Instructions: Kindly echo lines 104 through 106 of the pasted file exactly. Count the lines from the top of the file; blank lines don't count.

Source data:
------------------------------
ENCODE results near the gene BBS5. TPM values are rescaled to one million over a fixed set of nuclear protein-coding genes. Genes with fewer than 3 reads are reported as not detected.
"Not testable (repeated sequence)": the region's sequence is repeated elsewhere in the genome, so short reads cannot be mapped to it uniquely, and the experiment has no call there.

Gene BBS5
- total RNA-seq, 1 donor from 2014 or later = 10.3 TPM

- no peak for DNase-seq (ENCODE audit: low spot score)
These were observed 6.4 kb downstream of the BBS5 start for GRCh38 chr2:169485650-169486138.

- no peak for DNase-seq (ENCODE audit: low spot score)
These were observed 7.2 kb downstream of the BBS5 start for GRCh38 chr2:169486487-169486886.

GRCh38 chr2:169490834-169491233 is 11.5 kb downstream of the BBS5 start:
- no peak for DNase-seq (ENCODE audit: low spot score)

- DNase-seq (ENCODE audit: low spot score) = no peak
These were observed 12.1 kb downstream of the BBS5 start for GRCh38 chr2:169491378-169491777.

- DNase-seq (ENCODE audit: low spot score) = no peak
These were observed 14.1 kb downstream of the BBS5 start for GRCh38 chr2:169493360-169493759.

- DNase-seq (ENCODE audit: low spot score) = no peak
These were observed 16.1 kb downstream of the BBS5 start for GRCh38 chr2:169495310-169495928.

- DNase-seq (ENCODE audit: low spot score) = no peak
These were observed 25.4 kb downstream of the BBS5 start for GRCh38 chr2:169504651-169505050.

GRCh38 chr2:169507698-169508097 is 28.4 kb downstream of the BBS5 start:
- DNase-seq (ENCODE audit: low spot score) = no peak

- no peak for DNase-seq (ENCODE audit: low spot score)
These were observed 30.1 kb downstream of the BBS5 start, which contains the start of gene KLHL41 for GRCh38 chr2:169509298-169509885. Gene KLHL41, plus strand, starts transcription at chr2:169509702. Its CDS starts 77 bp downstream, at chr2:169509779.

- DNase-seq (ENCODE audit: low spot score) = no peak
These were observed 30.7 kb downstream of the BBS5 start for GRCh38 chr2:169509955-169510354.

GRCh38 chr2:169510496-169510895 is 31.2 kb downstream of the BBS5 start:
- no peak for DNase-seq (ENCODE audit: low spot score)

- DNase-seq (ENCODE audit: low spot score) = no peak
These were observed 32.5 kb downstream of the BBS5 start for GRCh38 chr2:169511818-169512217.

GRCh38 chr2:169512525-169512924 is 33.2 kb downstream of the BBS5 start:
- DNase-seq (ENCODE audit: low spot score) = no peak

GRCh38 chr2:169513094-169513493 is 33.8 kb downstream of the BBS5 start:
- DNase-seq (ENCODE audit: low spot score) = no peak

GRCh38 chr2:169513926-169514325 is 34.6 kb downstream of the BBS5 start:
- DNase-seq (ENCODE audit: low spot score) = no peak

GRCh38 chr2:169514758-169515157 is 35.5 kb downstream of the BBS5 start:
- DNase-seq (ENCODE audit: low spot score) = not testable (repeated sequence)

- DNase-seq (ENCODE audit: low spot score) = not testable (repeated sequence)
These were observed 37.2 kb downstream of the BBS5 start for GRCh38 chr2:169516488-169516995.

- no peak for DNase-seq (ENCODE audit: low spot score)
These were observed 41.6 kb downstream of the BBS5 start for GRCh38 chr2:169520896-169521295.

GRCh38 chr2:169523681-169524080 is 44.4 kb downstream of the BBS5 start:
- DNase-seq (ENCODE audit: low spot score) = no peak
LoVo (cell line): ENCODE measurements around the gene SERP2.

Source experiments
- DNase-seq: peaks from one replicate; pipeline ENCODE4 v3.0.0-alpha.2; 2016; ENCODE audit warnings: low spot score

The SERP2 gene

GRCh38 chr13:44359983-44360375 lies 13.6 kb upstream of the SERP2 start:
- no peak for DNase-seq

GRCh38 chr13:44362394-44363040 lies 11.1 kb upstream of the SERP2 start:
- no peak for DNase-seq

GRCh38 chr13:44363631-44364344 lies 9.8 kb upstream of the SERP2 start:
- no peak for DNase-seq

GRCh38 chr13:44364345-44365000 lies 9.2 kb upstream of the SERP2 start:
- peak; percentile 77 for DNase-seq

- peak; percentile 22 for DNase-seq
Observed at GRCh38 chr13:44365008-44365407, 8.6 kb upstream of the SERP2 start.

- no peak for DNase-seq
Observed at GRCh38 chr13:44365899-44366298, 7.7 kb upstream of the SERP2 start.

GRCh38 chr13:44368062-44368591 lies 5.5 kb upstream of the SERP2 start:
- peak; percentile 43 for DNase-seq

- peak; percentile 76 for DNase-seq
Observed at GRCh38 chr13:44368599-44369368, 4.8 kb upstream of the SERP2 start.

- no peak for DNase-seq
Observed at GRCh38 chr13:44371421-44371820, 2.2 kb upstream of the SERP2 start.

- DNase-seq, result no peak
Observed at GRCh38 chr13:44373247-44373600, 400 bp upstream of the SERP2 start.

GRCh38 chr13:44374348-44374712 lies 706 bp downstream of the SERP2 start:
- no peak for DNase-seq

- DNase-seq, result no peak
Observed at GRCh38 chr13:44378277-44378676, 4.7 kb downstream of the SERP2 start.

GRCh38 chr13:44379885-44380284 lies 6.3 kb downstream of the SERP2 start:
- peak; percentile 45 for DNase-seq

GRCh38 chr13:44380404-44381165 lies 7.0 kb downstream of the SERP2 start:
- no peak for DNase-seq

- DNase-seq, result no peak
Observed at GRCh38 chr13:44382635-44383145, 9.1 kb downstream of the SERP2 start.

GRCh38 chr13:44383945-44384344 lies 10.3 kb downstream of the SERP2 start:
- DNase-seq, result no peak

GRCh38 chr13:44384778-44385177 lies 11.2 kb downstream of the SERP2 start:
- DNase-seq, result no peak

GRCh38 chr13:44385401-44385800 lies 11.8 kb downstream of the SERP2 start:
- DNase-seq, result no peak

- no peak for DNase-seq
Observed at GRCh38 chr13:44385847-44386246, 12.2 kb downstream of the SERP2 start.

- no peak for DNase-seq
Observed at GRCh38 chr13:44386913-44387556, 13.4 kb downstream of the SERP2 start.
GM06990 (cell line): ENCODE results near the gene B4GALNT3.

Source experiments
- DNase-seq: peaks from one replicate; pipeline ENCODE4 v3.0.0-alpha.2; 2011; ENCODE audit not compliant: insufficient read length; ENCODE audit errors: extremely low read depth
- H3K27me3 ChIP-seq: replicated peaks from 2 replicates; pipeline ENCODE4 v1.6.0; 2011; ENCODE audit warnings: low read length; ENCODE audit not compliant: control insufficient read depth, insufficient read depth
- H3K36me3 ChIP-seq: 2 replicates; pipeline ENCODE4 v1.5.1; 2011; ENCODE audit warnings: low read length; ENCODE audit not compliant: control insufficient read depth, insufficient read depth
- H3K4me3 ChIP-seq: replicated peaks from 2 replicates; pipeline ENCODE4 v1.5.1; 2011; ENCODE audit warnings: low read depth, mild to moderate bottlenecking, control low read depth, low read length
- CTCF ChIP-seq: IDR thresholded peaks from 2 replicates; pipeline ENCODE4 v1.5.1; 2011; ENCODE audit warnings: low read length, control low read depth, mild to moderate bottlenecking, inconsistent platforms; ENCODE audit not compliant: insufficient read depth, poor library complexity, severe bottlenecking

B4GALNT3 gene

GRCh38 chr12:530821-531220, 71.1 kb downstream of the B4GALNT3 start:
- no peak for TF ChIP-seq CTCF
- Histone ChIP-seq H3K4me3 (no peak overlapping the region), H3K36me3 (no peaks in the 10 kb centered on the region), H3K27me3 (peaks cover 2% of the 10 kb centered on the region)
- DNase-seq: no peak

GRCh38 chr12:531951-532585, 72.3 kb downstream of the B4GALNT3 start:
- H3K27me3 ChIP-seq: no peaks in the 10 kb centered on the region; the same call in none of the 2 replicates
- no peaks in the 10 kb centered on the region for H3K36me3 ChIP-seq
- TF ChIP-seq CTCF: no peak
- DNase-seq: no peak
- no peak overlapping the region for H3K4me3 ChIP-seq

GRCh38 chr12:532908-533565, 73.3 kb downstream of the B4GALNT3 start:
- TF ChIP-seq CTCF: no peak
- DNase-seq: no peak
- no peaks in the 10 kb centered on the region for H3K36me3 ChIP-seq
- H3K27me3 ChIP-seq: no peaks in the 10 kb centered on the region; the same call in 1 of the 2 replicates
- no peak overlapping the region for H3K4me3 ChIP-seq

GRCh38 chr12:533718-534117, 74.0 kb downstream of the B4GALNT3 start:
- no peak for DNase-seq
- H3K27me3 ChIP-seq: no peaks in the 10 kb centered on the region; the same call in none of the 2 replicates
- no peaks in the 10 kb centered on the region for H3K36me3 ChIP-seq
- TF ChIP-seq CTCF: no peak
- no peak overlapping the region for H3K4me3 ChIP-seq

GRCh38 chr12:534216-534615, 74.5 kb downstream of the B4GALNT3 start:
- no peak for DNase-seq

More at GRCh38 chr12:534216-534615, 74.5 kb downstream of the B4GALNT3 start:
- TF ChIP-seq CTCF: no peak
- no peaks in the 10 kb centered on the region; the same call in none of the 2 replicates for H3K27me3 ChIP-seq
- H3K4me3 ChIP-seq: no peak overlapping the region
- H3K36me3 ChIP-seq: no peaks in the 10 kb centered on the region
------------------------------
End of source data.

- no peak overlapping the region for H3K4me3 ChIP-seq

GRCh38 chr12:532908-533565, 73.3 kb downstream of the B4GALNT3 start:
- TF ChIP-seq CTCF: no peak